Two of our goals for Electronic Literature are the following:
- Engage in intellectually valuable discussions about creative expression and technology
- Evaluate how conventional literary and aesthetic categories apply to new media environments
With these goals in mind, you will create a Let’s Play-inspired video analysis of a work of electronic literature.
What is a Let’s Play video? For our purposes, the definition provided by Wikipedia serves us just fine:
Keep in mind that a Let’s Play video for our purposes is an analysis not a review. A review tells someone why they should or shouldn’t buy something. An analysis tells us why something matters.
|Subjective response||Subjective response informed by history and theory|
|“This is interesting”||“This is important because…”|
|Provides information||Provides perspective|
What do we mean by a “work” of electronic literature? Our definition of electronic literature is expansive, but it generally means a creative work invested in language, meaning, or storytelling that takes advantage of the unique properties of digital environments.
You could select a work from the unofficial canon of electronic literature: volume one, volume two, or volume three of the Electronic Literature Collection, an anthology curated by the Electronic Literature Organization.
A number of digital artists and writers have online portfolios of their work. Consider the work of the following:
- Dreaming Methods (Flash and HTML5 works by Andy Campbell and a rotating cast of collaborators)
- Young-Hae Chang Heavy Industries (A duo that works out of South Korea)
- Secret Technology (the portal to Jason Nelson’s bizarre world)
- Webyarns (Alan Bigelow’s collection of work)
- Kate Pullinger’s Work (a Canadian living in Britain who often creates serialized works)
Finally, consider that there is overlap between electronic literature and narrative-driven (as opposed to action-driven) games, such as Twine works, interactive fiction, and visual novels. You can find such literary-oriented games on sub-Q, Reading Digital Fiction, and on itch.io. There are also app-based interactive stories, such as 80 Days and Sorcery!
The heart of a successful Let’s Play is the screencast, which captures what’s on your screen along with your commentary. There are many options for recording screencasts. The important thing is to use software that captures both video (the screen) and audio (your voice). Some software can record webcams as well as the screen, so that your face appears as a thumbnail in the corner of the screen. That’s not necessary for this project, but feel free to be fancy if you want. Here are a few tools to consider. If you have other suggestions, please share and I’ll add them to this list.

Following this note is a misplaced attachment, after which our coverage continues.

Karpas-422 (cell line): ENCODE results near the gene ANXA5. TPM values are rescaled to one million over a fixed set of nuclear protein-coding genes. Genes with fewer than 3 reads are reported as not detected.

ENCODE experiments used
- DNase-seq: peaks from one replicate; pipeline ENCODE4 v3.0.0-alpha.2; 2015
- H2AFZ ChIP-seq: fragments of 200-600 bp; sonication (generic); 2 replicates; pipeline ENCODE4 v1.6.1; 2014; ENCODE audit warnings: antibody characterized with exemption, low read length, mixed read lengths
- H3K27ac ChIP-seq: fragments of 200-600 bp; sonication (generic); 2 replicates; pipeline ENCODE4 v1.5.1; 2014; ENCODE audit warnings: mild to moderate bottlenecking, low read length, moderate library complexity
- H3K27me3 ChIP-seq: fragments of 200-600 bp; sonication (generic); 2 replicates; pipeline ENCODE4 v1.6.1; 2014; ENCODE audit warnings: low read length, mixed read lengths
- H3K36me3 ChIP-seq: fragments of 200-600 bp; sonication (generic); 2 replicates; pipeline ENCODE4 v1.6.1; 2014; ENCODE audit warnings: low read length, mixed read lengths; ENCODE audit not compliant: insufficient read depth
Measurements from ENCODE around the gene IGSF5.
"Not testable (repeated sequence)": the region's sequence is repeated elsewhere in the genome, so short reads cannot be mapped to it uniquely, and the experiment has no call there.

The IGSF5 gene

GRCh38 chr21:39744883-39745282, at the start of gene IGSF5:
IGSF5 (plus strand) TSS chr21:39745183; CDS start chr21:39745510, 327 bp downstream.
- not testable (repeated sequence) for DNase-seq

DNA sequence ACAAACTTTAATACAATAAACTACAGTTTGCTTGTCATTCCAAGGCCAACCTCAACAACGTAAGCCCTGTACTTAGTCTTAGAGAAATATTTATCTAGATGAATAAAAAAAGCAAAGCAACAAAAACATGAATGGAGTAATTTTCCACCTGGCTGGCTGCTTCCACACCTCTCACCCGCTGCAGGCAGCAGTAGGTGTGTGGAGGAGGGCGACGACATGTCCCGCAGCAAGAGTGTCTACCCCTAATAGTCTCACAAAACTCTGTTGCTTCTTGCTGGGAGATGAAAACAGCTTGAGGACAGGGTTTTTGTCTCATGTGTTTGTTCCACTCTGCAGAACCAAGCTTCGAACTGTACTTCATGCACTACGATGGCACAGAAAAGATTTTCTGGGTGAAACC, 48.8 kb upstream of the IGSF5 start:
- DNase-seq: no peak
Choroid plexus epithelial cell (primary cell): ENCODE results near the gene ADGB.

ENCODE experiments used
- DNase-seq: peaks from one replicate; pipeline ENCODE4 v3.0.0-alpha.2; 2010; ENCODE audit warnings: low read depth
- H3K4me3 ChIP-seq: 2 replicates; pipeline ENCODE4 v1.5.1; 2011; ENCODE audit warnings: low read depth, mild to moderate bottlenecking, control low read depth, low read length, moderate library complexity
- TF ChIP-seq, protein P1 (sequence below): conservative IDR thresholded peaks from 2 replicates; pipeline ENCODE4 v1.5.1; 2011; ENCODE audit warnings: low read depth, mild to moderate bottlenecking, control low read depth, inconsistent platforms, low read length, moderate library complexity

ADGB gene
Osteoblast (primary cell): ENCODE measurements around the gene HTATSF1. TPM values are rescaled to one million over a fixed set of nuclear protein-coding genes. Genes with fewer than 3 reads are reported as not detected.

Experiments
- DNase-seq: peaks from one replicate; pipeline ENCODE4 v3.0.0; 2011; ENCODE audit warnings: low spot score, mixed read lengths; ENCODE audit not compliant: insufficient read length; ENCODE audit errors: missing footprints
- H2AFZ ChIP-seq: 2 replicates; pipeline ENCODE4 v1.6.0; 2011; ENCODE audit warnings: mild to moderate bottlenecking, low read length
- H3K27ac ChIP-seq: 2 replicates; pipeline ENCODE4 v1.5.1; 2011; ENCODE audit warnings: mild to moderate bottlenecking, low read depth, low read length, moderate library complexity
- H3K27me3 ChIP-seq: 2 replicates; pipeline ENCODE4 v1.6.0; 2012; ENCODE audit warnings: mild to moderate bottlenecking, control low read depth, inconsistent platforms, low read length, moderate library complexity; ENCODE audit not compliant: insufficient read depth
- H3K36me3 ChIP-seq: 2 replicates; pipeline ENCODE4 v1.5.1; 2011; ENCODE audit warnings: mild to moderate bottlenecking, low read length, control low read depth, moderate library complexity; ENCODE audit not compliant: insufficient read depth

- Open Broadcaster Software (free and open source)
- Apple Quicktime (Mac only, there’s a New Screen Recording option under File)
- Adobe Captivate (in some computer labs)
- Screencast-O-Matic (web-based and free up to 15 minutes in length)
You can also record your interactions with the work separately, and overlay your audio later as a voiceover. If necessary, you can go the ultra lo-tech route and simply have a friend use a phone to record your screen. The only catch with this method is that I will literally refuse to watch your video if it’s in portrait mode. Shoot in landscape mode.
In order to meet the criteria for Satisfactory, your Let’s Play video must meet the following criteria:
- A script or outline is shared with email@example.com as a Google doc by 5pm on Friday, October 6. This document should cover main ideas of the Let’s Play, including a claim or argument about the work, plus evidence to support that claim.
- The video is a minimum of 5 minutes and covers an especially dense or rich section of the e-lit work.
- The video includes a claim or argument about the work, plus evidence to support that claim.
- In addition to critical commentary, the video features other hallmarks of Let’s Play videos such as humor, irreverence, or hyperbolic reactions.
- The video integrates perspectives or theories from at least two of the readings from the syllabus.
- You ought to do some minimal editing of the video, for example, adding titles or the name of the work.
- By 5pm on Friday, October 13, the finished Let’s Play video is uploaded to YouTube or Vimeo. Tag it with #DIG220 #ELIT #DAVIDSON and any other tags that make sense to you. Embed the video into your a blog post with the category “Let’s Play.” Remember that you can easily embed videos onto your site simply by pasting the URL on a line all by itself.
In order to meet the criteria for Sophisticated, your Let’s Play video must meet all of the above criteria plus the following:
- The video integrates at least two scholarly sources beyond what we’ve read for class.
- The video reaches higher levels of originality and synthesis of course material.
- The video uses more effective rhetoric and style to advance its argument.
Portions of this assignment were inspired by Tim Welsh’s Let’s Play Critically! Video Essay assignment